English IPA (all-grain)

This is my first 10 gallon batch! I bought a new, larger wort chiller which allows me to boil in my converted keg and chill appropriately. I plan to split this batch half force carbonated and half “cask” conditioned. This should be around 36 IBU, 1.054 OG, and 7 SRM.

  • 18.5 lb Marris Otter Pale malt
  • 1 lb Crystal 60 (UK)
  • 0.5 lb Amber malt (UK)
  • 1.5 oz Magnum hops (13% a.a.) 60 minutes
  • 2 oz Challenger hops (7% a.a.) flameout
  • 2 oz East Kent Goldings (7% a.a.) flameout
  • WYeast American Ale (3L starter)

// Mash-in 1.5 qt/lb @ 154 for 50 min. Mashout at 162F (was a little impatient) and sparge w/ 9.25 gal to collect a lot of wort (I’d guess around 14 gallons) at 1.042 wort. Boil 75 minutes and collect around 12 gallons (my boil was weak due to the wind) of 1.048 wort. Brewed 5/10/14. //

UPDATE 5/17/14: Gravity of both carboys around 1.012. Taste is a nice nutty / cookie crumb flavor with some hints of caramel. Not much hop in the nose, but a fair amount of flavor –  a benign and slightly piney-ness. The beer is still very cloudy with no signs of clarifying happening in either carboy.  Kegged half for force carbonation (with 1 oz Kent Goldings whole leaf added in a hop bag to the keg) and added 1/4 cup priming sugar to another keg to cask condition.

THE VERDICT

Force Carb’d w/ dry hops: Initially, tastes like a quaint and pleasant English Pale ale. Not a whole lot of hop flavor up front – very subtle with the malts being the main showcase. Marris Otter is nice and has that very special toasted flavor that’s hard to match with anything else. Very subtle roasty/cocoa flavor in the finish, which I believe is the amber malt coming through. As time went on, the dry hops kicked in and this became quite good – a little herbal, slightly earthy with a gentle background citrus flavor. I can see this hop going really well with any English style.

Cask (tapped 6/14/14):  Great level of subtle carbonation, produced a creamy dense off-white head when served with the hand pump.  Smooth medium body. Good level of bitterness – enough to give it some character, but similar story with the hops compared to the force-carb’d version – just not very present flavor-wise. Very very cloudy, which is interesting given that it sat in the keg for about a month before serving. Talking with a friend of mine, it sounds like adjusting the water chemistry will help with the hop perception as well as clarity, so I’ll probably start looking into getting smart about my water soon.  Lastly, I think this would have really benefitted from some English yeast rather than American to give it those soft fruity esters. Overall, this made for a great Saturday afternoon beer to share with friends.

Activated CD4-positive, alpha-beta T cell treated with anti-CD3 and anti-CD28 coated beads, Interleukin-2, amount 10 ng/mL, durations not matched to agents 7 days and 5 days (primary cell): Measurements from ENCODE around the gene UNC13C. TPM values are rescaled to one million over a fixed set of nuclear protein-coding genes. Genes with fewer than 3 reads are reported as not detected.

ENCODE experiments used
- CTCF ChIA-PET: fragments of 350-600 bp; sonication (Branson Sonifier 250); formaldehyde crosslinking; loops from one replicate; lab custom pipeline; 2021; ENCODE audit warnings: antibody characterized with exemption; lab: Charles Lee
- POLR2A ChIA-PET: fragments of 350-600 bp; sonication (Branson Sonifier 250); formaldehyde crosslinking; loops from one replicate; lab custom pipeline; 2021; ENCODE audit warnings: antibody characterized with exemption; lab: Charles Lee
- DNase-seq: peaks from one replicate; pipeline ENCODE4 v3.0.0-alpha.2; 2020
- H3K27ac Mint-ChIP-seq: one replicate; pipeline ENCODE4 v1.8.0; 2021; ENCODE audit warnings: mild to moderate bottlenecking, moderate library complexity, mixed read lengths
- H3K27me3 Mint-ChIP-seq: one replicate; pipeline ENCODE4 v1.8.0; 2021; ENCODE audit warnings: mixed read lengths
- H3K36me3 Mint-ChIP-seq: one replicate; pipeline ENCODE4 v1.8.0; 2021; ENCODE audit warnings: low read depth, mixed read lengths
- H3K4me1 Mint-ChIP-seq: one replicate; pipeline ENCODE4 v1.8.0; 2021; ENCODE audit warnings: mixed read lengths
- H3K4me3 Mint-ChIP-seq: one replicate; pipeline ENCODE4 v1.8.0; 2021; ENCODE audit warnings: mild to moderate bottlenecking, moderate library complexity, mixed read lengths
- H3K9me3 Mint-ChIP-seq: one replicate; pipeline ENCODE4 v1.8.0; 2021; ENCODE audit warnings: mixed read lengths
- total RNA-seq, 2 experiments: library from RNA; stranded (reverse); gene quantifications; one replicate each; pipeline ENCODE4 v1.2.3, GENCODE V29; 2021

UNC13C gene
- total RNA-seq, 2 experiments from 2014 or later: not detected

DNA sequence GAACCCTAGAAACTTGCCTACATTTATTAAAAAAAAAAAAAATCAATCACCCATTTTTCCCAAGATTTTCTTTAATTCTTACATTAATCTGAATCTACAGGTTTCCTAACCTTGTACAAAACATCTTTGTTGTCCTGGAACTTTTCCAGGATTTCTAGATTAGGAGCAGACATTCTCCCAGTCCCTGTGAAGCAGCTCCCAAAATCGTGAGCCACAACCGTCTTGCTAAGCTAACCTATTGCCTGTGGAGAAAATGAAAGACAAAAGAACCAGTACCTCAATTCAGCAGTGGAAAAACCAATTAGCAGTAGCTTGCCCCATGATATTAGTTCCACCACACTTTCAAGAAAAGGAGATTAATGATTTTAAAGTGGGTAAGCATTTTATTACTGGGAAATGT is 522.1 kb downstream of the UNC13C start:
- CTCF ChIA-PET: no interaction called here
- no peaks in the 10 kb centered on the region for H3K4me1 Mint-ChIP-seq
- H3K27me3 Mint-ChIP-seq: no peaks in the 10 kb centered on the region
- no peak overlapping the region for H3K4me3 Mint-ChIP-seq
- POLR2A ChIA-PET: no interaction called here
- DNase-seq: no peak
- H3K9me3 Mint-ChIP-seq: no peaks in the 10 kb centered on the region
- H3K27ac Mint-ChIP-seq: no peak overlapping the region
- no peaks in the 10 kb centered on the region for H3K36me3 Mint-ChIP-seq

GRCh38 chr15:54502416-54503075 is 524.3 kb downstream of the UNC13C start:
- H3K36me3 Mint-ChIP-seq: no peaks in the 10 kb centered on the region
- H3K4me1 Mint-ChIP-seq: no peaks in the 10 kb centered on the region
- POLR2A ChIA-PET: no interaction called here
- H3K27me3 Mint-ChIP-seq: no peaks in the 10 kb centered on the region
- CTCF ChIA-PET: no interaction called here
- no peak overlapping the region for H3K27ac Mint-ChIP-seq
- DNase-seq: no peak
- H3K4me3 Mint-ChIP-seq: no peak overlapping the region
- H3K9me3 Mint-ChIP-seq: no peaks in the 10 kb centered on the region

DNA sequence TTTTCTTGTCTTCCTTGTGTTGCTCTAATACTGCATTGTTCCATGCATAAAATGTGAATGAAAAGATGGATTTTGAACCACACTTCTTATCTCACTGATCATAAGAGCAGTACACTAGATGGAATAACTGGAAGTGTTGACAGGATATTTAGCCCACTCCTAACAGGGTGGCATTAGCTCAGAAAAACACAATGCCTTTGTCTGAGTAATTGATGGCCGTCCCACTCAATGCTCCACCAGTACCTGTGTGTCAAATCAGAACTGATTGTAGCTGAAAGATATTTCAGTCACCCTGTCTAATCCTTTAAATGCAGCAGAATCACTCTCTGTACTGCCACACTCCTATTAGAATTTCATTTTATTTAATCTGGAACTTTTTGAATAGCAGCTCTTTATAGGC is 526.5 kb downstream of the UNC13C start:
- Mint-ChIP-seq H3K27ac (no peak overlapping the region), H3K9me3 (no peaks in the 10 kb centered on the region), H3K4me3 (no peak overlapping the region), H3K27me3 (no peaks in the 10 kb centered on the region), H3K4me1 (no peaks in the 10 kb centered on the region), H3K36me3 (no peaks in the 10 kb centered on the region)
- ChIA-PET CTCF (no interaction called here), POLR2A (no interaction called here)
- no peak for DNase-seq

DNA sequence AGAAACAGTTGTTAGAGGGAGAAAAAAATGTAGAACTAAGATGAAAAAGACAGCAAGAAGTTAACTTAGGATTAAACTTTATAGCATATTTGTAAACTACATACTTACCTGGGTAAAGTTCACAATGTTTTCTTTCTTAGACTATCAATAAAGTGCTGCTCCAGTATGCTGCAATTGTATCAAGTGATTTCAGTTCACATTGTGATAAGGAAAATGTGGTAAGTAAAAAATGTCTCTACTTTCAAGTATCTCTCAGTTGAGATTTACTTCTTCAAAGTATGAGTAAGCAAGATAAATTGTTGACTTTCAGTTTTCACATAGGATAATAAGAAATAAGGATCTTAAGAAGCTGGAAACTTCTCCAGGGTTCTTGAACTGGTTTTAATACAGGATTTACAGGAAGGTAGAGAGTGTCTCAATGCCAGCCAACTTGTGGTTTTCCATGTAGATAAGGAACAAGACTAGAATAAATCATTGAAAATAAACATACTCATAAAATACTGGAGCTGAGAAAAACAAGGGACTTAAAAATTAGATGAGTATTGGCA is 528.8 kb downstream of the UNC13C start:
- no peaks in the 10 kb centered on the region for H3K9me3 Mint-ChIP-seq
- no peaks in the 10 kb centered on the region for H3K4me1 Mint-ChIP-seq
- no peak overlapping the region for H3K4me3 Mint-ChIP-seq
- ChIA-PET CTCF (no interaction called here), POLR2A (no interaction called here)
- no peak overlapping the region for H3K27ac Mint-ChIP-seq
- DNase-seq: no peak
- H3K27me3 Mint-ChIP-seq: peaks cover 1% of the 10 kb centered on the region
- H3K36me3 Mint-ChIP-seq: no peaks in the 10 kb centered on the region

Advertisements

1 Comment

Filed under All-grain, Amber, English, Hoppy, IPA

One response to “English IPA (all-grain)

  1. Richard

    Nice! I wonder if you got full conversion with the mash? Might be some starch haze, I’ve often found MO needs a good hour and a bit otherwise I’ve had hazy beers. Thanks for the blog!

Leave a Reply

Fill in your details below or click an icon to log in:

WordPress.com Logo

You are commenting using your WordPress.com account. Log Out / Change )

Twitter picture

You are commenting using your Twitter account. Log Out / Change )

Facebook photo

You are commenting using your Facebook account. Log Out / Change )

Google+ photo

You are commenting using your Google+ account. Log Out / Change )

Connecting to %s